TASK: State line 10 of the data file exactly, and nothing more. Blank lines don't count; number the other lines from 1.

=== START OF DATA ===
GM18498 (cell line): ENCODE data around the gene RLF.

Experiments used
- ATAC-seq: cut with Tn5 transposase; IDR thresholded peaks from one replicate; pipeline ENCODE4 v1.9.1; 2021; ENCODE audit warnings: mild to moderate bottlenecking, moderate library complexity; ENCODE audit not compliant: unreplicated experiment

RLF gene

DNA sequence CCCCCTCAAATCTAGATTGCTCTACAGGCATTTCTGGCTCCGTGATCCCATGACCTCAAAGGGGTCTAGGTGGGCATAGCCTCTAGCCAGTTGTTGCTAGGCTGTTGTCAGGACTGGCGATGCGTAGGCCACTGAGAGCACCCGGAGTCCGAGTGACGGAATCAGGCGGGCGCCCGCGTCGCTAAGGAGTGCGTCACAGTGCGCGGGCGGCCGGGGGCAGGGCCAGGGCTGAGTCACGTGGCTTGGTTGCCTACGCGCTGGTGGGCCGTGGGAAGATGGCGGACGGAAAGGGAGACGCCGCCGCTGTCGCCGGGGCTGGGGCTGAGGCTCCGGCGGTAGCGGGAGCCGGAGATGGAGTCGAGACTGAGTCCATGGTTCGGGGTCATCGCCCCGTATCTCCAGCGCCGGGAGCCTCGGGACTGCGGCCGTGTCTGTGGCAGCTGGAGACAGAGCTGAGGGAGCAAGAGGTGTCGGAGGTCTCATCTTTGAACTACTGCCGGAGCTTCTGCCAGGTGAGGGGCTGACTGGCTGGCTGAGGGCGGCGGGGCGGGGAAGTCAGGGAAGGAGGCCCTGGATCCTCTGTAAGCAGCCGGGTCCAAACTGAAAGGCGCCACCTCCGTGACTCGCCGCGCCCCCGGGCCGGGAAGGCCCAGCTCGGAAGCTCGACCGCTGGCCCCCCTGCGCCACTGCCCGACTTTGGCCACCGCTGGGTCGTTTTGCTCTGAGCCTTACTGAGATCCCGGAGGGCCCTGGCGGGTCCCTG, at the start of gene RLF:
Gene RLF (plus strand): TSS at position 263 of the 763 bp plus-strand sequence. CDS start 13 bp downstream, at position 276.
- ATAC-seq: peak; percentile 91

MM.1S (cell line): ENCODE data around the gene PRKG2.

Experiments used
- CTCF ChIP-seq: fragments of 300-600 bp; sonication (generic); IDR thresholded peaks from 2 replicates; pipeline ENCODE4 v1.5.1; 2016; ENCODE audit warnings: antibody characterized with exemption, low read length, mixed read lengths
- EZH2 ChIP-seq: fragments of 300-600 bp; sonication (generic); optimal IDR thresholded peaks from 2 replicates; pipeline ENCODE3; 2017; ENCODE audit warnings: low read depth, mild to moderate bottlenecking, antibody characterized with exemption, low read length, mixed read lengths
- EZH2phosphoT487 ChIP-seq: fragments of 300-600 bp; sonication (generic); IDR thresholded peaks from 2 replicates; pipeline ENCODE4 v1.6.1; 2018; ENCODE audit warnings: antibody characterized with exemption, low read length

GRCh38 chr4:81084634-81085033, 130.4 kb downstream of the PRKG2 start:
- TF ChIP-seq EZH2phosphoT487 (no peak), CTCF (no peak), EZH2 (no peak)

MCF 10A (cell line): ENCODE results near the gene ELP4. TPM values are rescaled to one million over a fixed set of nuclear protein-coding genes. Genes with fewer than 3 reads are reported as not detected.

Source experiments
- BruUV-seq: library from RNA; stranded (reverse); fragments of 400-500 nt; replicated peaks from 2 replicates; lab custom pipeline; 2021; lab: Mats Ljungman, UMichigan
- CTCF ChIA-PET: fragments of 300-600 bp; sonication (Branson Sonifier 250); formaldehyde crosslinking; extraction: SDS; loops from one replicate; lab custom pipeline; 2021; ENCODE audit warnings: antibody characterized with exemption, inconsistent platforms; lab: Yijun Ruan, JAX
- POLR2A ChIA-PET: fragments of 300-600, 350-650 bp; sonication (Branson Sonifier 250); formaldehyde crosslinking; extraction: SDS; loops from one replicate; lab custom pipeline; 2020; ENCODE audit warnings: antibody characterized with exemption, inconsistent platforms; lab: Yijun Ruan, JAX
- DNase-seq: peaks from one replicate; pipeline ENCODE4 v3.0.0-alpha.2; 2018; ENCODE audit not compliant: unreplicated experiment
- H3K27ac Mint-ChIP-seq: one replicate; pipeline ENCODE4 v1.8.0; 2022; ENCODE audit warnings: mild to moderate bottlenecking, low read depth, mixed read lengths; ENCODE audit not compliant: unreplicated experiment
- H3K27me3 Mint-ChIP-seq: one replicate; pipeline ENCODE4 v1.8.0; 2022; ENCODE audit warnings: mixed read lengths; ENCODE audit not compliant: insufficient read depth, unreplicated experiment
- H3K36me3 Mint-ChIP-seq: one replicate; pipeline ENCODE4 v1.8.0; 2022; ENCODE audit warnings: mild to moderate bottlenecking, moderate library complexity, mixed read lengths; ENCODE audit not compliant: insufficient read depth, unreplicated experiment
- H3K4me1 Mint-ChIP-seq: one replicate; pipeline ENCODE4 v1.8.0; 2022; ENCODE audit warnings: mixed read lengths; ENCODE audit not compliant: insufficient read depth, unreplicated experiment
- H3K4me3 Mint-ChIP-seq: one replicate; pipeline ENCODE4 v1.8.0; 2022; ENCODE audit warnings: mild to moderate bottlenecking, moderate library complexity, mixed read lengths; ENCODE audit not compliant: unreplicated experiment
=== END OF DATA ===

- CTCF ChIP-seq: fragments of 300-600 bp; sonication (generic); IDR thresholded peaks from 2 replicates; pipeline ENCODE4 v1.5.1; 2016; ENCODE audit warnings: antibody characterized with exemption, low read length, mixed read lengths